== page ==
Figure 3

Time series experiments. (A) HEK293T cells were transfected with a plasmid encoding GFP-tagged PI4KIII β and cultured for 24 h. Cells were stimulated with PDBu for the indicated time points, lysed, and phosphorylation and expression of PI4KIII β were analyzed by Western blot analysis using a pS294- and a GFP-specific antibody, respectively. Autophosphorylation of endogenous PKD was detected using the pS910-specific antibody. Detection of tubulin served as a loading control. Shown is a representative experiment, n = 3. (B) HEK293T cells were transfected with a control vector or a plasmid encoding Flag-tagged CERT and cultured for 24 h. Control cells were left untreated, whereas Flag-CERT transfected cells were treated with the PKD selective inhibitor kbNB142-70 for the indicated time points. Afterwards cells were lysed, and phosphorylation and expression of CERT were analyzed by Western blot analysis using a pS132- and a Flag-specific antibody, respectively. Autophosphorylation of endogenous PKD was detected using the pS910-specific antibody. Detection of tubulin served as a loading control. Shown is a representative experiment, n = 3.

In a second experiment, we ectopically expressed Flag-tagged CERT, see Figure 3B. After 24 hours, cells were left untreated or treated with the selective PKD inhibitor kb-NB142-70 [42] for the indicated time. Activation of PKD as well as phosphorylation and expression of Flag-CERT were analyzed using pS910-specific and pS132 and Flag-specific antibodies, respectively. Expression of Flag-CERT strongly increased endogenous PKD activity, as can be seen from comparison of the ’0’-lanes in Figure 3 B. This activation, however, was decreased upon treatment of cells with kb-NB142-70. The strongest reduction in PKD activation was detected after treating cells with kb-NB142-70 for 3 hours. Likewise, PKD-mediated basal phosphorylation of CERT was reduced in kb-NB142-70 treated cells compared to untreated cells, see Additional file 1: Section 3.1 and 3.2.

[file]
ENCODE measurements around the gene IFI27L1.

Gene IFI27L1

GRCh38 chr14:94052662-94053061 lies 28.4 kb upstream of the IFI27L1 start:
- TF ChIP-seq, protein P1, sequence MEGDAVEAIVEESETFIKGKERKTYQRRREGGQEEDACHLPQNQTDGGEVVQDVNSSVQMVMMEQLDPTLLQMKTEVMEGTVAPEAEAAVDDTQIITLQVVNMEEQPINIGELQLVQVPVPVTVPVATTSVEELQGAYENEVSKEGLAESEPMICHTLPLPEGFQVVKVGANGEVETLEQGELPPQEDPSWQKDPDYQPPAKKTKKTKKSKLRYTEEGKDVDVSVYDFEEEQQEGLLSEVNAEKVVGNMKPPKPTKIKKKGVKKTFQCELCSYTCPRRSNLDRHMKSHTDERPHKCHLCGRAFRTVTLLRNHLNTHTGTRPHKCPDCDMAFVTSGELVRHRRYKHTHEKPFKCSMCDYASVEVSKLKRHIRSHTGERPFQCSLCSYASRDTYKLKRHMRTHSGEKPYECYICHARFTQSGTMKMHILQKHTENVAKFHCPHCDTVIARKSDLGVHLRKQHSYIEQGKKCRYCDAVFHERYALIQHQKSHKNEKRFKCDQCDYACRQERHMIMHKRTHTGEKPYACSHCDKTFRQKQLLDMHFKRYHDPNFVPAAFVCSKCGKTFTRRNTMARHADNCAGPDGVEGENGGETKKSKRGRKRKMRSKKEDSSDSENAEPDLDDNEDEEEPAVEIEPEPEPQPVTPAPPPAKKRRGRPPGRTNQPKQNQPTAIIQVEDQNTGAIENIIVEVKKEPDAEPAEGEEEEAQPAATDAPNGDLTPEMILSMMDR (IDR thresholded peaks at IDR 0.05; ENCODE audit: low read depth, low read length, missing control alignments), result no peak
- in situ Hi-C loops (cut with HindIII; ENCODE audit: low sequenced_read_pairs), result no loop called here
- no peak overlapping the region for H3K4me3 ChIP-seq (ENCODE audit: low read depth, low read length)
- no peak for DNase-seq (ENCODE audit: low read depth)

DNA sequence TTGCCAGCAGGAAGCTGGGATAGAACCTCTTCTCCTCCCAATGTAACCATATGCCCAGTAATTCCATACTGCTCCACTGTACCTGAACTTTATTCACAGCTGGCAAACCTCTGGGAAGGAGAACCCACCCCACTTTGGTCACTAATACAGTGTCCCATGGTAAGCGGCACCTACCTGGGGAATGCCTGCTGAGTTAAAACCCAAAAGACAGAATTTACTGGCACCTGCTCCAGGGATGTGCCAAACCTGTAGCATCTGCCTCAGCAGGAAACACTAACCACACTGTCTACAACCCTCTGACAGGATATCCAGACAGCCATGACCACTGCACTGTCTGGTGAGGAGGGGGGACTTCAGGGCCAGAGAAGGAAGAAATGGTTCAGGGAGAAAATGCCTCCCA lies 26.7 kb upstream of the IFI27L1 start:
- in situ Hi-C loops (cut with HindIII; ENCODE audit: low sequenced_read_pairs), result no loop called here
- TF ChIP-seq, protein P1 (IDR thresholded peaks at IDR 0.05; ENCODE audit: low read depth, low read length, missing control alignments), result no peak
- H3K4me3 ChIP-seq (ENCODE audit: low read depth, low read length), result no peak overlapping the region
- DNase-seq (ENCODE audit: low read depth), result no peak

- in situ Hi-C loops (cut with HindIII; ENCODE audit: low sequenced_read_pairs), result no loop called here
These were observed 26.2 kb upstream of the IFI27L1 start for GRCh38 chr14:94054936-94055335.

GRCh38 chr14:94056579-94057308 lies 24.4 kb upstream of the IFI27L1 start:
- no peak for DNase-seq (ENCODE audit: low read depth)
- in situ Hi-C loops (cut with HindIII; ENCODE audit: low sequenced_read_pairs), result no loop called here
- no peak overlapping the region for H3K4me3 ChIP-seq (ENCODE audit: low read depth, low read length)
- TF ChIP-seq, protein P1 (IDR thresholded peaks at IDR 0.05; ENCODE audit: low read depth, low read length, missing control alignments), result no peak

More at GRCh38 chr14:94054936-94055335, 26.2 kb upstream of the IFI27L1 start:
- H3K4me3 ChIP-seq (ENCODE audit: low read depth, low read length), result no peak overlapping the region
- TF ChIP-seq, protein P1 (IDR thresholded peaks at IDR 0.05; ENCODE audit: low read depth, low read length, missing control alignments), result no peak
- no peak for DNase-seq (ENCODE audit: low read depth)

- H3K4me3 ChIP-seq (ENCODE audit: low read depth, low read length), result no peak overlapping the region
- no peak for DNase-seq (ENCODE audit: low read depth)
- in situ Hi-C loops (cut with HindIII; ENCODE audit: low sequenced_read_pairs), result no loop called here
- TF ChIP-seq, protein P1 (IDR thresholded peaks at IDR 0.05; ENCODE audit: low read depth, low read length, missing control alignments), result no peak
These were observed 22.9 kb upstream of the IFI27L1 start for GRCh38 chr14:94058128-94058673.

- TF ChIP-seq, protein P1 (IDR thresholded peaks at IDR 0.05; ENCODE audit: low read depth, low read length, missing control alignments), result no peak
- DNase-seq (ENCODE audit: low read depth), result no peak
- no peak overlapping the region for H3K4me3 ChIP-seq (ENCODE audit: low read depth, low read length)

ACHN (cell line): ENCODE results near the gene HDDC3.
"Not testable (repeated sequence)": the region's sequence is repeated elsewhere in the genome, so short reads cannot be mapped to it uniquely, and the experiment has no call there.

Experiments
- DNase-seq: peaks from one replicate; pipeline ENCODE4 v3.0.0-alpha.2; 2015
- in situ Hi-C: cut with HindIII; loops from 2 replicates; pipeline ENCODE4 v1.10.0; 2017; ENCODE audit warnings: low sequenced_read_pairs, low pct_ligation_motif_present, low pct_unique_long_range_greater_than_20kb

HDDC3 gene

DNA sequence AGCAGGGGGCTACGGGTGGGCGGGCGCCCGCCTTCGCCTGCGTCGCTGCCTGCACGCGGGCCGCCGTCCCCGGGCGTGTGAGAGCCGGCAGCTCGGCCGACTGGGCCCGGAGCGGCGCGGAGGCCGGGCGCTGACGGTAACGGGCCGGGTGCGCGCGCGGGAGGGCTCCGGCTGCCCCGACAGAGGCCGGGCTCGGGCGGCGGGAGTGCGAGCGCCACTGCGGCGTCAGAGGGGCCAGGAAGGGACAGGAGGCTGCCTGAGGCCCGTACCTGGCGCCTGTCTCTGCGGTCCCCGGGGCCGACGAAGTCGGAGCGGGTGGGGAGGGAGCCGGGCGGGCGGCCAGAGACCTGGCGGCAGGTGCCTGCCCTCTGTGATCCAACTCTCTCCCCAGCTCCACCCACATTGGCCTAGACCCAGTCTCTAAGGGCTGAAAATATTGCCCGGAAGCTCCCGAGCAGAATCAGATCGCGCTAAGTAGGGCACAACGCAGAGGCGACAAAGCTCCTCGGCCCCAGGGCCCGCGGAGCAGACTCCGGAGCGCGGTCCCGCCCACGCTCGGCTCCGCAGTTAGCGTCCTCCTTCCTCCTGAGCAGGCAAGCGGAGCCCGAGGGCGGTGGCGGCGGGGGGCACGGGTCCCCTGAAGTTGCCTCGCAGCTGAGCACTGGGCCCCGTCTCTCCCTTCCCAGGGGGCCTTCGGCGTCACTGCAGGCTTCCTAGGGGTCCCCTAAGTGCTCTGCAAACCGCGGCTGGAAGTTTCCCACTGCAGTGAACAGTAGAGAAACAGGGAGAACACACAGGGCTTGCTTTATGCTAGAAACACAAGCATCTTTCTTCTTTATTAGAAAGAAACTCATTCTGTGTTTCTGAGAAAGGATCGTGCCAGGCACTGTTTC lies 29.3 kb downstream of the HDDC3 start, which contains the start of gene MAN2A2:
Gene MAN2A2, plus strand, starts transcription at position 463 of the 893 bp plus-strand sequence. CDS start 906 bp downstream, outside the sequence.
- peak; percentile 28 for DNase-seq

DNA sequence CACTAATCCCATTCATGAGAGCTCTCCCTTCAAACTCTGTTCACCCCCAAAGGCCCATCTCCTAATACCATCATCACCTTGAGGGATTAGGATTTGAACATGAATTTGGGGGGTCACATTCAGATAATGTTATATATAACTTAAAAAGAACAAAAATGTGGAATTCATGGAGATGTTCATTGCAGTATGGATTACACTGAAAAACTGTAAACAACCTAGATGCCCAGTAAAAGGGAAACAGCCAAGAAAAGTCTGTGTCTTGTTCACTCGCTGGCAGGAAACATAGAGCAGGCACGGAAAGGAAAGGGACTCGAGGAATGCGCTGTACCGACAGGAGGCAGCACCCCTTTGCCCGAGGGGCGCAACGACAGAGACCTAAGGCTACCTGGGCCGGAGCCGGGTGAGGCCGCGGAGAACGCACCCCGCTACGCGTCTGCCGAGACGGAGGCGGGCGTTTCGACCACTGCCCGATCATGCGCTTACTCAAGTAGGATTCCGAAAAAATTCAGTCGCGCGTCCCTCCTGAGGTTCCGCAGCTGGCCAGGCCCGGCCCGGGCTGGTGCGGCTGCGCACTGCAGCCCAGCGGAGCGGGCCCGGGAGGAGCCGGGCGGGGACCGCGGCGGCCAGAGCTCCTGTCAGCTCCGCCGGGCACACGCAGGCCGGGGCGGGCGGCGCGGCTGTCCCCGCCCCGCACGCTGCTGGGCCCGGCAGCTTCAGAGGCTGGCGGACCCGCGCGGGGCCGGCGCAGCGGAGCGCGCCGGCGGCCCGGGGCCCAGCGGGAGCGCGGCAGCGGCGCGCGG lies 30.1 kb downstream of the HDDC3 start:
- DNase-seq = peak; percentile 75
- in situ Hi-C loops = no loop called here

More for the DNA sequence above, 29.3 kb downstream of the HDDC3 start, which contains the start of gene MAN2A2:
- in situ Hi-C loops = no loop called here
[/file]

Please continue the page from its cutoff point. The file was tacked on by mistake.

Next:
Bayesian parameter estimation

Both datasets (Additional file 3), absolute protein amounts and relative phosphorylation states after the perturbations described were used for model calibration in a statistical Bayesian framework. Therefore, we interpreted the measurements as random variates that were generated by a stochastic process, which is defined as the deterministic solution of the differential equation model perturbed by additive stochastic noise terms. The resulting stochastic model allows us to define the likelihood function, which assigns for each set of parameters θ the probability p(y|θ) to obtain the dataset y. Especially in a Bayesian approach parameters are interpreted as random variables as well. Prior knowledge about these are included via prior distributions p(θ) in the parameter space, which reflect the state of knowledge about the parameters before having seen the data. The objective in a Bayesian approach is the posterior distribution p(θ|y), the conditional distribution in the parameter space after having taken the data into account, which is according to Bayes’ Theorem proportional to the product of the prior distribution and the likelihood function, see Additional file 1: Section 1.1 and 1.2.

We investigated this distribution by generating samples via Markov Chain Monte Carlo sampling (Additional file 1: Section 4 and 5). These samples were subsequently used to estimate distributions for various quantities via Monte Carlo integration. Figure 4 shows a comparison of the calibrated model A with the set of experimental data that was used for calibration. Absolute endogenous protein amounts and respective distributions predicted by the model are shown in Figure 4A. As can be seen, both agree very well for all three proteins.
Figure 4